A large section of cliff at Penarth in the Vale of Glamorgan, roughly 8.4 km southwest of Cardiff, has collapsed onto the foreshore. The incident happened at about 12.40 pm British Summertime (about 11.40 am GMT) on Sunday 13 April 2014. South Wales Fire and Rescue Service report about 30 tonnes of material on the beach, and while there are no reports of any injuries, they are asking people to stay away until the area is made safe. The Penarth area has suffered flooding in recent days due to a combination of heavy rainfall and high tides. Landslides are a common problem after severe weather events, as excess pore water pressure can overcome cohesion in soil and sediments, allowing them to flow like liquids. Approximately 90% of all landslides are caused by heavy rainfall.
The cliffs at Penarth on Sunday 13 April 2014. Claire Saralis/BBC.
While such events are hazardous, and coastal erosion a concern for communities in the areas where it occurs, they are not without their positive side. The cliffs at Penarth are a popular site with fossil collectors, but are often considered to be somewhat overworked. Periodic rockfalls expose new rockface, and provide a supply of detached fossils on the foreshore.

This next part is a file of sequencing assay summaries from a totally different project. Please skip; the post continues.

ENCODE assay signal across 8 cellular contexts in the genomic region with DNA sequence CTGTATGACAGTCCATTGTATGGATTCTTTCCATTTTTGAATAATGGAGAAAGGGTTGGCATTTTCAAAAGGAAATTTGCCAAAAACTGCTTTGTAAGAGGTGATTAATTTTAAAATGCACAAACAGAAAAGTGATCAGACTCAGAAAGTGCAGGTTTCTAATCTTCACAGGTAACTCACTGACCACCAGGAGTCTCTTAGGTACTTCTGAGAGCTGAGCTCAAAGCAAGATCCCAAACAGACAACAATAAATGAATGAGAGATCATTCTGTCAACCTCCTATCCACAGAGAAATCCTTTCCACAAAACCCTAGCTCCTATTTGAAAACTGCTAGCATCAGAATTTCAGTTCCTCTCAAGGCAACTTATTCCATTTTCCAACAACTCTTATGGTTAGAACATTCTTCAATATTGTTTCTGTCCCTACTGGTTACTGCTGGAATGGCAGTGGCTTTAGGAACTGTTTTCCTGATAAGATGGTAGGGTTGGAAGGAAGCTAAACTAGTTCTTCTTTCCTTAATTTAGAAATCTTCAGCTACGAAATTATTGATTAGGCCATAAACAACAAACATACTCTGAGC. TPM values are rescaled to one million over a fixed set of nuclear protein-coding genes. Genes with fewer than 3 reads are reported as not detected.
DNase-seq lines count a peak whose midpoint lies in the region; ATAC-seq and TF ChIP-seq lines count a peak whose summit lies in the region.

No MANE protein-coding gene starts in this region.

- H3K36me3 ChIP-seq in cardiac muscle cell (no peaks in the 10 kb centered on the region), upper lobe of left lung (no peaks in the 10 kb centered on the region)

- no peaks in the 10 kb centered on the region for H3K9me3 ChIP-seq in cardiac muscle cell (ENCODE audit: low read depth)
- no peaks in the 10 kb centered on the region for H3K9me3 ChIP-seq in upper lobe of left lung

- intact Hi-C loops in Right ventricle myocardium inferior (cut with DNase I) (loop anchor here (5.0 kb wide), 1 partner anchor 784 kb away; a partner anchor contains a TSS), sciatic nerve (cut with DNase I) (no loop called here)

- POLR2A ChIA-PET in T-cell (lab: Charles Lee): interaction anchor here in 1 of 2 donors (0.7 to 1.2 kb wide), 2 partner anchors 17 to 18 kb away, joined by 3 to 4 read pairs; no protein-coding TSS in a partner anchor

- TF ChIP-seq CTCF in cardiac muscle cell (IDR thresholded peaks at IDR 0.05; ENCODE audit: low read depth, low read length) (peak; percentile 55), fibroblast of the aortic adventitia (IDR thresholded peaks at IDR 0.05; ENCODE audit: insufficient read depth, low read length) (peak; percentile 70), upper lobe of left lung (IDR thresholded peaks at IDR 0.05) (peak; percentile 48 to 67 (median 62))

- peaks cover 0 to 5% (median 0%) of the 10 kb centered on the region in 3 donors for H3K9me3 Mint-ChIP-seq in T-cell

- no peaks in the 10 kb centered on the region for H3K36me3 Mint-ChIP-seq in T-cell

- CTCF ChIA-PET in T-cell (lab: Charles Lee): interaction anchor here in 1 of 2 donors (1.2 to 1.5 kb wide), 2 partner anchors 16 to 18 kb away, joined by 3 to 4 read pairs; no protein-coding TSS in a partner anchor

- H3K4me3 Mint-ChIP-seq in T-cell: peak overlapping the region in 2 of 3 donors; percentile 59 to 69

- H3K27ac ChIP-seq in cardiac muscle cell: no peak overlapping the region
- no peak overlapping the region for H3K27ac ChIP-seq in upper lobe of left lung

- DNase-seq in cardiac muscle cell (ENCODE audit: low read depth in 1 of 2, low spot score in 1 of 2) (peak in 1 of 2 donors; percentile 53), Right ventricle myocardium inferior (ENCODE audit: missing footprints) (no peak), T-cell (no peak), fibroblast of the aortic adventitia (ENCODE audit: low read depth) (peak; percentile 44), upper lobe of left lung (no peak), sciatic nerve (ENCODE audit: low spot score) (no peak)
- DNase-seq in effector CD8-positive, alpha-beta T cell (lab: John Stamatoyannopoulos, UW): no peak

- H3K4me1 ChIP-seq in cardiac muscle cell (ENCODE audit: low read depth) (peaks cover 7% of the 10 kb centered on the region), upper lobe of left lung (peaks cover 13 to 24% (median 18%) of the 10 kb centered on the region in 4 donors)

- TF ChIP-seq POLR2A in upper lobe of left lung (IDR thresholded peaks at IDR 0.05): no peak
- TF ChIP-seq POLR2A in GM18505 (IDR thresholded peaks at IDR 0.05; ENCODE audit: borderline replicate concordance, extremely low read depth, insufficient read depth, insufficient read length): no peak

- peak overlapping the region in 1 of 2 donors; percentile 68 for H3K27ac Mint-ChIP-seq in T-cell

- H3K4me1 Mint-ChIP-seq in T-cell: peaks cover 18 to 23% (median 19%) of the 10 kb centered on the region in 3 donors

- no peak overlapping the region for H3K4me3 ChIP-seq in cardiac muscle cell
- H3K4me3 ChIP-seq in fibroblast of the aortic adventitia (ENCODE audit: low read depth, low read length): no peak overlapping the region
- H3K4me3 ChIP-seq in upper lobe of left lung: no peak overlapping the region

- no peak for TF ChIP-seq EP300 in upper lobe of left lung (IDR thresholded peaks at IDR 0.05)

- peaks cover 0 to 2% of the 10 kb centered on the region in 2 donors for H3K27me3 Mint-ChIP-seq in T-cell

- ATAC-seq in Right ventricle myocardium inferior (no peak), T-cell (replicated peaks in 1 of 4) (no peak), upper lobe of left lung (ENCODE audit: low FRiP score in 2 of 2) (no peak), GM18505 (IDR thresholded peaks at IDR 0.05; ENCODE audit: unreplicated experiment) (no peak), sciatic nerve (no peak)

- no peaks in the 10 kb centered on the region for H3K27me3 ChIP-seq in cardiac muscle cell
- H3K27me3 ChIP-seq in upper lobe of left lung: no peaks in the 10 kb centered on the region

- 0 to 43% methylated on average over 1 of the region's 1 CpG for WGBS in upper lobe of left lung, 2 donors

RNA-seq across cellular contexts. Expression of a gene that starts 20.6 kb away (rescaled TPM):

The approximate location of Penarth Cliffs. Google Maps.
The cliffs at Penarth comprise Jurassic sandstones and limestone beds overlying darker Triassic mudstones. While the Triassic beds are largely lacking in fossils, the Jurassic beds produce numerous Brachiopods, Bivalves, Gastropods and Ammonites.
An Ammonite fossil from Penarth. UK Fossils Network.
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